Hybrid Office / Edward Ogosta Architecture

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Architects: Edward Ogosta Architecture
Location: , California, USA
Area: 557 sqm
Project Year: 2012
Renders: Edward Ogosta Architecture

© Edward Ogosta Architecture

Designed for a creative media agency of thirty workers, this office contains a menagerie of typological hybrids, which together engender a unique interior world. Existing somewhere between furniture and architecture, these hybrid-objects infuse the office functions with new iconographic presence and abstractly reference nature and the surrounding city. Collectively, they foster an atmosphere of creative intensity, and embody the idiosyncratic spirit of the company.

© Edward Ogosta Architecture

An existing 6,000 square foot tilt-up concrete warehouse provides a purified container into which the hybrids are deployed. Each hybrid synthesizes essential traits from two “parents” of differing typologies; for example, a set of bookshelves combined with the stepped form of an arena results in the book-arena, which doubly functions as storage and seating for office-wide meetings.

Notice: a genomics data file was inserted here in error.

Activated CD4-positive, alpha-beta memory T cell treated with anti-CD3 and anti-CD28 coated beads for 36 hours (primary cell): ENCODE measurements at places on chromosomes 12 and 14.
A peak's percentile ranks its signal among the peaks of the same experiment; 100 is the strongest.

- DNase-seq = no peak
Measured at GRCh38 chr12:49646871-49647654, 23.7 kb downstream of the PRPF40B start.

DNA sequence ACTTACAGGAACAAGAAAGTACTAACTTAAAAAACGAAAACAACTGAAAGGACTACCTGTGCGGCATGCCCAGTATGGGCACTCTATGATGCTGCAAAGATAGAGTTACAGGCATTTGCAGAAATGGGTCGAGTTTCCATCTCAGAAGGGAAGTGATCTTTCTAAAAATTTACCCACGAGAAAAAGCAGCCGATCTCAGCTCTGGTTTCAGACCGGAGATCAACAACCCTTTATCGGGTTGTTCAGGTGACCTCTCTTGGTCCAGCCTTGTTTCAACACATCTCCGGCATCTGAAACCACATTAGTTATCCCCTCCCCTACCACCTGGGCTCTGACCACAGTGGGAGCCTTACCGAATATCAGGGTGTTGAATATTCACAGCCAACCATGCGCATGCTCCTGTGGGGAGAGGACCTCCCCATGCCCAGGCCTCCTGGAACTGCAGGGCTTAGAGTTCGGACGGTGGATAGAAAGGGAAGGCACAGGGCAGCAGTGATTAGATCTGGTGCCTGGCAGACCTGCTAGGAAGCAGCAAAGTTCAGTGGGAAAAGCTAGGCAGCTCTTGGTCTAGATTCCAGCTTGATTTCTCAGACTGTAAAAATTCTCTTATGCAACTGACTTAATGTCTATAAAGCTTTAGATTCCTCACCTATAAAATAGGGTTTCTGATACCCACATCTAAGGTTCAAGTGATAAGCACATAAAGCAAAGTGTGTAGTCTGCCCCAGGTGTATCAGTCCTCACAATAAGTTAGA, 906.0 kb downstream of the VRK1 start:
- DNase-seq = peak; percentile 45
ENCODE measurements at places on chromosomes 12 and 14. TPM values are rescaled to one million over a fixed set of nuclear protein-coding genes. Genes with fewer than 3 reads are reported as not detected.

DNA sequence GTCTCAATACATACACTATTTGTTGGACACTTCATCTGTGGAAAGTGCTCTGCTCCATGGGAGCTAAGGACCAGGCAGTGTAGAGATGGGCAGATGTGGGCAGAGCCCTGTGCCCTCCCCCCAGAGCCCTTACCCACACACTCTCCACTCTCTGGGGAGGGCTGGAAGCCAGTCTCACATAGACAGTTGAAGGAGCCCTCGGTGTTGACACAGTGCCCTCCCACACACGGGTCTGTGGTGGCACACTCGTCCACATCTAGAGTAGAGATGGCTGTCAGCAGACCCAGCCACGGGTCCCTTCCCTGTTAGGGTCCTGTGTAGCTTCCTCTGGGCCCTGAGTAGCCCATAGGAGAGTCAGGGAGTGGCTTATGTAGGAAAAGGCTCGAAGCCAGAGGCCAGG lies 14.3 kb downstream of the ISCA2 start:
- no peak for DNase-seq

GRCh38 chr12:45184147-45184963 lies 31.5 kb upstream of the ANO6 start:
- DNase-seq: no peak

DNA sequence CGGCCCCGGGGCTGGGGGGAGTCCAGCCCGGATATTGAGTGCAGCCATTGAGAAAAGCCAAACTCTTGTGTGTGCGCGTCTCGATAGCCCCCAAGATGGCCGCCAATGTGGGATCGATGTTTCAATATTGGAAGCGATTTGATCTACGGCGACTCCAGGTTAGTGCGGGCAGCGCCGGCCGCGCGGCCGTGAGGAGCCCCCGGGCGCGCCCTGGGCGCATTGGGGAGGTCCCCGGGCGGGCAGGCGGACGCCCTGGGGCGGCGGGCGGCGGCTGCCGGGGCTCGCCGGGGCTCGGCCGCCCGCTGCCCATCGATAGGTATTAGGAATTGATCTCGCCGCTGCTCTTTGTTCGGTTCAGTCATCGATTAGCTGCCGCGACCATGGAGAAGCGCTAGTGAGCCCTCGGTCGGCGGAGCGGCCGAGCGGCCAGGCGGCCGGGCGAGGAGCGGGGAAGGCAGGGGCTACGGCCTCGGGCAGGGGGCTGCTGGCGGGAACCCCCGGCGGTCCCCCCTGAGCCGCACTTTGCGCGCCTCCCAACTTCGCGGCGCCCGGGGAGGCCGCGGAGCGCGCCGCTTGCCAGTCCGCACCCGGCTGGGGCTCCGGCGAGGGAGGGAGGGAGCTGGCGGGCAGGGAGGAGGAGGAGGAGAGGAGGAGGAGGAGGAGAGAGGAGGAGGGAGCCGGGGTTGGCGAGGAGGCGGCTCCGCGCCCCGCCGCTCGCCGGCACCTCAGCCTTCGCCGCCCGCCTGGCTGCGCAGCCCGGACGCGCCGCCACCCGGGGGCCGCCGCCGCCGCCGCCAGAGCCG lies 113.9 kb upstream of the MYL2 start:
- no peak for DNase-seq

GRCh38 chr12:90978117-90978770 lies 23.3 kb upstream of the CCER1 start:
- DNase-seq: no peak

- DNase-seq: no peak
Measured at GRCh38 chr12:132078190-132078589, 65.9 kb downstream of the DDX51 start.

© Edward Ogosta Architecture

Other hybrids include the tree-chair, mountain-offices, house-table, and cave-bed. Each is constructed from simple veneered plywood and white painted fiberboard (though the house-table and its materials will be customized from manufactured office furniture).A variety of micro-scaled individual spaces and group-sized collective spaces are thus available to all workers.

diagram 01

This conceptual intertwining of interior office and exterior world expand the experiential possibilities of inhabitation. To sit in a chair as if inside a tree, or occupy a table as one would a house, is to prompt a rethinking of how we exist with objects and environments. One’s fundamental notions of dwelling and working are consequently upended, yet simultaneously clarified.

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* Location to be used only as a reference. It could indicate city/country but not exact address.
Cite: "Hybrid Office / Edward Ogosta Architecture" 26 Apr 2012. ArchDaily. Accessed 25 Jul 2014. <http://www.archdaily.com/?p=229636>

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